Primary UPS/MFH of the small intestine is extremely rare. We reviewed the total 18 cases of small intestinal UPS/MFH, including our case     . The mean age of the patients was 52.9 (range 16 - 77) years, and the ratio of men to women was 12:6. The tumor arose from the duodenum in four patients, from the jejunum in seven patients, from the ileum in six, and from the jejunum and the ileum in one. The tumor was solitary in the 16 patients, whereas multiple tumors were observed in two. Initially, two patients, including ours, exhibited metastases to regional mesenteric lymph nodes. One patient had local invasion (i.e., inferior vena cava), one case had peritoneal carcinomatosa, and one case had a distant metastasis (lung) accompanied with local lymph node metastases.
Seventeen patients underwent resection, whereas one underwent bypass surgery. Three patients died early after surgery, possibly because of surgical complications. Only one patient exhibited recurrence in the abdominal cavity, whereas distant metastases or lymph node metastases developed in four patients. Six patients died of advanced disease. Eight of eighteen patients survived for >1 year, however, only four patients survived >1 year without recurrence. There were four patients with metastasis and invasion during detection. Among them, excluding our patient who survived >10 years, the prognosis was poor.
Essentially, early and complete surgical excision may be the only form of management, which may provide the patient with good results. Generally, patients with metastases have particularly poor prognosis. It is important that mesenteric lymph nodes are also carefully observed during the surgery. The first step to improving of prognosis is that the mesentery including the metastatic lymph nodes should be properly resected, in addition to the primary lesion. In our case, despite mesenteric lymph node metastases and the metastatic lesion in the jejunum, the patient achieved long-term survival without recurrence possibly because of complete surgical resection. Although distant metastatic lesions such as those in the lung and the liver did not happen to occur in our patient, future research is necessary to prevent the occurrence of distant metastases.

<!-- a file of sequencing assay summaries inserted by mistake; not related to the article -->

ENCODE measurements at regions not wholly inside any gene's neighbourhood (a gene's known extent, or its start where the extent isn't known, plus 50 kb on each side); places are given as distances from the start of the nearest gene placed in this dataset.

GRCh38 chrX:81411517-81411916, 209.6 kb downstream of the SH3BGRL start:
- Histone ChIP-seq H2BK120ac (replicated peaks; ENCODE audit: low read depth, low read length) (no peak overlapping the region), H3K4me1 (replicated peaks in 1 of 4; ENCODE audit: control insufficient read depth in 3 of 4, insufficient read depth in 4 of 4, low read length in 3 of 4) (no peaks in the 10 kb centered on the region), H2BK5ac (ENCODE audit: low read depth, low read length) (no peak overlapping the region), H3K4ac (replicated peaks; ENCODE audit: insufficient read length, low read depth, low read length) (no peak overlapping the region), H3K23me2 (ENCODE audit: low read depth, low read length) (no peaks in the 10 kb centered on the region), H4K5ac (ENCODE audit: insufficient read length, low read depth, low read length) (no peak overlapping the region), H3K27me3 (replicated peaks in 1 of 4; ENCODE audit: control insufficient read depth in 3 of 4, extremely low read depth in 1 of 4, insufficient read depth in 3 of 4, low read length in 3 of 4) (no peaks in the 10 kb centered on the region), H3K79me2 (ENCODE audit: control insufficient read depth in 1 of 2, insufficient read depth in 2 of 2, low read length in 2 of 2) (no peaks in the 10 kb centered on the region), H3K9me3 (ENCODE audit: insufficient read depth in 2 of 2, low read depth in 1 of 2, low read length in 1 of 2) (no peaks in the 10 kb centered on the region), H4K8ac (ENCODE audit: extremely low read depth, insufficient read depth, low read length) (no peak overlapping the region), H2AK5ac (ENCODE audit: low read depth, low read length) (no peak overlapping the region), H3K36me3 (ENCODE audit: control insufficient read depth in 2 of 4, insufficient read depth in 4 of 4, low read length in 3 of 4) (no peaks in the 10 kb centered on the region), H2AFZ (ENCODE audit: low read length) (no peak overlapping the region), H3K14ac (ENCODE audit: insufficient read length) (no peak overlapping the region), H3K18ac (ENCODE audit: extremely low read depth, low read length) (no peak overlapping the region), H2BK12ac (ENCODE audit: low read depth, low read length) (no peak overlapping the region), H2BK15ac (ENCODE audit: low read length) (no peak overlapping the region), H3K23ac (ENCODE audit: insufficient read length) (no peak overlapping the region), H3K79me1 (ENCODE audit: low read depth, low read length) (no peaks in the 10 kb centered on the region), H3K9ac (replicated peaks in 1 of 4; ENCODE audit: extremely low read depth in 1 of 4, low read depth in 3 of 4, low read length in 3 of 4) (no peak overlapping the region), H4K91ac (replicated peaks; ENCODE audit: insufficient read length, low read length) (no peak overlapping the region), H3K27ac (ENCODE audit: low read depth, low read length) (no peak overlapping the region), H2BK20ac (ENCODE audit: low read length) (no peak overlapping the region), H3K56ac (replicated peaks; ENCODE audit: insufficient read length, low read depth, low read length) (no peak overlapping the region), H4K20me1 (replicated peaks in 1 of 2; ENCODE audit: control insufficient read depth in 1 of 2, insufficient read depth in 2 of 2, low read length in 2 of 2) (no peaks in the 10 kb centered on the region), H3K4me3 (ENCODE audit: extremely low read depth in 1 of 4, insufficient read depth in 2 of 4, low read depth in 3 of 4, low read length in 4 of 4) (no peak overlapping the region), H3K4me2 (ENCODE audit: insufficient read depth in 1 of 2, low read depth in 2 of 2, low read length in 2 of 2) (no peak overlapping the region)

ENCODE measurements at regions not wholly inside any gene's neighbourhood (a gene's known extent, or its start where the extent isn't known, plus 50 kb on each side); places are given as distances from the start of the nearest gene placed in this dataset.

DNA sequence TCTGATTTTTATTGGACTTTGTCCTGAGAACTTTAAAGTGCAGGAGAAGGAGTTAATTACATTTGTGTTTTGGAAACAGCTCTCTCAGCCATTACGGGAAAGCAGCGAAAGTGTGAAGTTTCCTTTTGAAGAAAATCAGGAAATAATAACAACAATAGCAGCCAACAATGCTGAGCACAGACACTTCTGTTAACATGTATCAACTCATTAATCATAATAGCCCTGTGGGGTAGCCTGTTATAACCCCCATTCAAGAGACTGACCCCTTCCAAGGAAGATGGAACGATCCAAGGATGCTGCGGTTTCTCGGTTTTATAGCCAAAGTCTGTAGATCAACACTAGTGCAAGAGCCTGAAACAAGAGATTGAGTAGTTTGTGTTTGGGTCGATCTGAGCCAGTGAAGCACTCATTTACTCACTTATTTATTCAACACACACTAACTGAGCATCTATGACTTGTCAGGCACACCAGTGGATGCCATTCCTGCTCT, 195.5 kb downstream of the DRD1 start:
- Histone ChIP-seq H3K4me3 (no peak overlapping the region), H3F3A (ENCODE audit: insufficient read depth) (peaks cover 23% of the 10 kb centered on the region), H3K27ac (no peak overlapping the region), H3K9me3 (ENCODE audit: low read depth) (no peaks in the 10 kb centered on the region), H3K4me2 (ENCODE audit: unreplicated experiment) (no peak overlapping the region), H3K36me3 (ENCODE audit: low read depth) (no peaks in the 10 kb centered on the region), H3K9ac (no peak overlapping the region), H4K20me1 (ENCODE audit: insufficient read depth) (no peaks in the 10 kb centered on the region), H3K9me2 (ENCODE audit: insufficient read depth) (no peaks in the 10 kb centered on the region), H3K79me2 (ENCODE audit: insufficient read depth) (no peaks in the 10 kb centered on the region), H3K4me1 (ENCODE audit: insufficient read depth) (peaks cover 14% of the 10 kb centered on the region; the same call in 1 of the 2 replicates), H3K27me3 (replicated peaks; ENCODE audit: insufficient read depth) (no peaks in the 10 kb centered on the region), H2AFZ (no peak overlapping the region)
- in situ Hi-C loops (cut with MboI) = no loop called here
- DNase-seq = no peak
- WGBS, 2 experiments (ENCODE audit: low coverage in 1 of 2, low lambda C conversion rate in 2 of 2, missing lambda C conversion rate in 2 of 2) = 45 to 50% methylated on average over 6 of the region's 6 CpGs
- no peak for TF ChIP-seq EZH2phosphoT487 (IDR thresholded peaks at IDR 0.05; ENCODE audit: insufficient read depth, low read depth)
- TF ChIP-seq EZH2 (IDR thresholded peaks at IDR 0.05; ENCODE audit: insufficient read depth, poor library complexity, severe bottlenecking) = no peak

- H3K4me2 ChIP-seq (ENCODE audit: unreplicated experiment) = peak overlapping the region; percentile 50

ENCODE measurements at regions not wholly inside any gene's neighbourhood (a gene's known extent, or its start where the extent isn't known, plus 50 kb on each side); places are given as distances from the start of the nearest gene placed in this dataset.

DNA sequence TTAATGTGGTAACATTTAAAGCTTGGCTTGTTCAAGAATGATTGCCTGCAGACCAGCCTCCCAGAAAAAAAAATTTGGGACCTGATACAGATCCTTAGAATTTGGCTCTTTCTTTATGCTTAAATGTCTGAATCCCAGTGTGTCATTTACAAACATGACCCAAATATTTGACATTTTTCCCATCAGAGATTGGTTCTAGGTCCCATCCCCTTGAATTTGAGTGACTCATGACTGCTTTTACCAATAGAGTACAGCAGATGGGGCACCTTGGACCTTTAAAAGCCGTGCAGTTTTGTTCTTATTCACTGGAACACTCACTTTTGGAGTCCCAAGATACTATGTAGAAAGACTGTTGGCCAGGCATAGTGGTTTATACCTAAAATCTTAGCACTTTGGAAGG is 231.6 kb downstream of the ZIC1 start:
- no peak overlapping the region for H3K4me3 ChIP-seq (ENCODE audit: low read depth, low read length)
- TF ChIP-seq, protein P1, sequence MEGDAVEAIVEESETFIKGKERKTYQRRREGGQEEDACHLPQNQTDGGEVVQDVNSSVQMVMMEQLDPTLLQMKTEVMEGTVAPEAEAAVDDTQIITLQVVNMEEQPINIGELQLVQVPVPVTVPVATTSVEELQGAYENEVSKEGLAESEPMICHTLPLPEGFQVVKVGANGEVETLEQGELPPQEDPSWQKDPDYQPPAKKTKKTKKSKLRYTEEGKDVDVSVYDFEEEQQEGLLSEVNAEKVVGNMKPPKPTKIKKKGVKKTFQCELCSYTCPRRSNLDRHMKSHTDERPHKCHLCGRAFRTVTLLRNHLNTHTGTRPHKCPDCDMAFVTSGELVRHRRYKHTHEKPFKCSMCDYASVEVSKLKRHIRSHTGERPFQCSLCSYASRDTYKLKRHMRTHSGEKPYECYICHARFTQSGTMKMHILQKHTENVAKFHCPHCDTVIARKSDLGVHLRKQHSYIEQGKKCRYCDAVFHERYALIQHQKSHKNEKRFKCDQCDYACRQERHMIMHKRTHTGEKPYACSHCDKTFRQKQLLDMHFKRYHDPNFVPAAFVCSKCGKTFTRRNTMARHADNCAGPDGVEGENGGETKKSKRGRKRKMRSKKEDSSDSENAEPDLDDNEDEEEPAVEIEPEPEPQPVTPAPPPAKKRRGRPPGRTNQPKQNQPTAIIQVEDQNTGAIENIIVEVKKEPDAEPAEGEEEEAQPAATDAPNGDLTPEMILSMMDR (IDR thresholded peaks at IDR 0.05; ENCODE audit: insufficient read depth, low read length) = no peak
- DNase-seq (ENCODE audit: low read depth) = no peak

Primary UPS of the small intestine generally has a poor prognosis, particularly when accompanied with metastatic lesions. Our patient had primary jejunal UPS with regional lymph node metastases and a skip metastatic lesion in the jejunum. Despite the high rate of recurrence, the patient achieved long-term survival without recurrence because complete surgical resection supposedly prevents local recurrence. Future research is necessary to prevent the occurrence of distant metastases.
The authors declare that they have no competing interests.